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    $\begingroup$ @D.W. I think I get the question a little better now. I think I was put of by the fact you give a polynomial turing reduction. Wouldn't you need a constant turing reduction to prove $f(n) = \Theta(g(n))$, while even proving there is no such reduction possible does not disprove it? $\endgroup$ – Thomas Bosman Jun 17 '15 at 18:48
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    $\begingroup$ @ThomasBosman, yes, that's correct. [Sorry for confusing you. The reduction I gave in the question proves that $f(n) = \Omega(g(n)/n)$, which is a very weak lower bound. I'm hoping there might be a reduction which proves that $f(n) = \Omega(g(n))$, but I don't know how to construct such a thing.] $\endgroup$ – D.W. Jun 17 '15 at 19:01
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Here is a possible approach:

Suppose you know the cut S, then finding the flow from $S$ to $t$ is a min cost network flow problem with zero cost, since you know exactly the outflow at each vertex in $V\setminus S$ and in the inflow at $t$. Suppose $f$ denotes an $S-t$ flow and $A$ the node-arc matrix (i.e. row $i$, col $j$ has 1 if $i$ is the tail of $j$, -1 if its the head, zero otherwise), and let $b$ be such that $Af = b$ if $f$ satistfies the supply/demand, and the flow conservation. Then with gaussian elimination we can find a feasible solution in $|V|^3$ operations.

To find a cut from a flow we need to construct the residual graph which takes at most $|E|$ time, and then potentially traverse $|V|$ vertices.

So for complete graphs and the minimum cut being just the source or just the sink, the reduction takes equal time in both directions worst case. However, I would think that finding a feasible solution to $Af =b$ can be done faster than $|V|^3$ given the special structure. I am not sure how to prove that though.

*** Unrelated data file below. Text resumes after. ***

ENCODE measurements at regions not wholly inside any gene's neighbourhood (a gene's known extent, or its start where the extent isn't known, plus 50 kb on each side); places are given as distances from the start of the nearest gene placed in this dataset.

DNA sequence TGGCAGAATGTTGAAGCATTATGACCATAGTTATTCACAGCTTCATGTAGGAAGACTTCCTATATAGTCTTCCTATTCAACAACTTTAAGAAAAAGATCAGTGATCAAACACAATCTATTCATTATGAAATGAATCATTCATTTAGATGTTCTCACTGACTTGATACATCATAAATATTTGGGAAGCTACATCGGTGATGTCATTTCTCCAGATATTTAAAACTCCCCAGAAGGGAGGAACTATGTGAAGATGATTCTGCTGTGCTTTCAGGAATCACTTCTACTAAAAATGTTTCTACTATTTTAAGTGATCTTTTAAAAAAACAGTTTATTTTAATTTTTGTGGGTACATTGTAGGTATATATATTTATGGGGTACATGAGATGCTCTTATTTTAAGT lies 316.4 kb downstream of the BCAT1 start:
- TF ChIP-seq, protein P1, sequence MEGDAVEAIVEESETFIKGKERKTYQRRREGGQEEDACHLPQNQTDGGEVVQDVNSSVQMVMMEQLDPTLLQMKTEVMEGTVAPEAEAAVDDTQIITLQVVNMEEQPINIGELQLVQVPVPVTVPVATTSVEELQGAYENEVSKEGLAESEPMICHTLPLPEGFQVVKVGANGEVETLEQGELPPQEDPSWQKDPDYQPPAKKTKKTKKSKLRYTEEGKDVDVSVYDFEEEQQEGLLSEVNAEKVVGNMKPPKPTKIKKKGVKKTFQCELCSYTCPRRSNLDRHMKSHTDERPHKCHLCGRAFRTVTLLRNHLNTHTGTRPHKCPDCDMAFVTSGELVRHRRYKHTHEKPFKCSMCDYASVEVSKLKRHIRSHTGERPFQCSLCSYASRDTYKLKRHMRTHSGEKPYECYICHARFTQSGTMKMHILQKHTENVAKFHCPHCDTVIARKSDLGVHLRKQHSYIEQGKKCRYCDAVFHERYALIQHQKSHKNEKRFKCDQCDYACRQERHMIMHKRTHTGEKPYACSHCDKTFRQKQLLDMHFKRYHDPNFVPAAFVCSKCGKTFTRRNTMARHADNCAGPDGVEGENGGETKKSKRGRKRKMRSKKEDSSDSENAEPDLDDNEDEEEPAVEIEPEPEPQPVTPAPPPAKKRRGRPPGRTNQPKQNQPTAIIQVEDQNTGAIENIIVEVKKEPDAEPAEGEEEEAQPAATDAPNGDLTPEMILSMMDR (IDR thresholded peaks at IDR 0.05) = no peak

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  • $\begingroup$ I don't understand how to find $f$ using Gaussian elimination. We have $|V|$ linear equations in $|E|$ unknowns. Usually $|E|>|V|$, so we won't have enough equations to uniquely determine the unknowns. Is there a trick I'm overlooking? $\endgroup$ – D.W. Jun 19 '15 at 3:21
  • $\begingroup$ I'm not an expert on this either, so I may be wrong. But the fact that there is no unique solution seems to make it easier. If you reduce it to row reduced echelon form, you have $|V|$ independent columns. Then the unique solution of that submatrix and $b$, combined with zero flow for all the other columns would yield a non unique solution, which is not a problem per se. The problem I can foresee is that $f$ violates the capacity constraints, But intuitively I'd say there is a way to circumvent this directly $\endgroup$ – Thomas Bosman Jun 19 '15 at 3:47
  • $\begingroup$ Yeah, the capacity constraints seem like the key challenge. Otherwise, solving the system of linear equations might give you a solution that satisfies $Af=b$ but is not a valid flow because it violates the capacity constraints. $\endgroup$ – D.W. Jun 19 '15 at 3:53
  • $\begingroup$ Crap that's right. You could add the constraints (upper and lower), which you know has a solution, but then you have |V|+2|E| rows so that would be slower then just calculating the max flow directly. $\endgroup$ – Thomas Bosman Jun 19 '15 at 16:12
  • $\begingroup$ The other problem is that the capacity constraints are inequalities (not equalities), so you can't use Gaussian elimination: you'd need to use linear programming, which as you say doesn't seem likely to be any faster than just calculating the max flow directly. $\endgroup$ – D.W. Jun 19 '15 at 16:33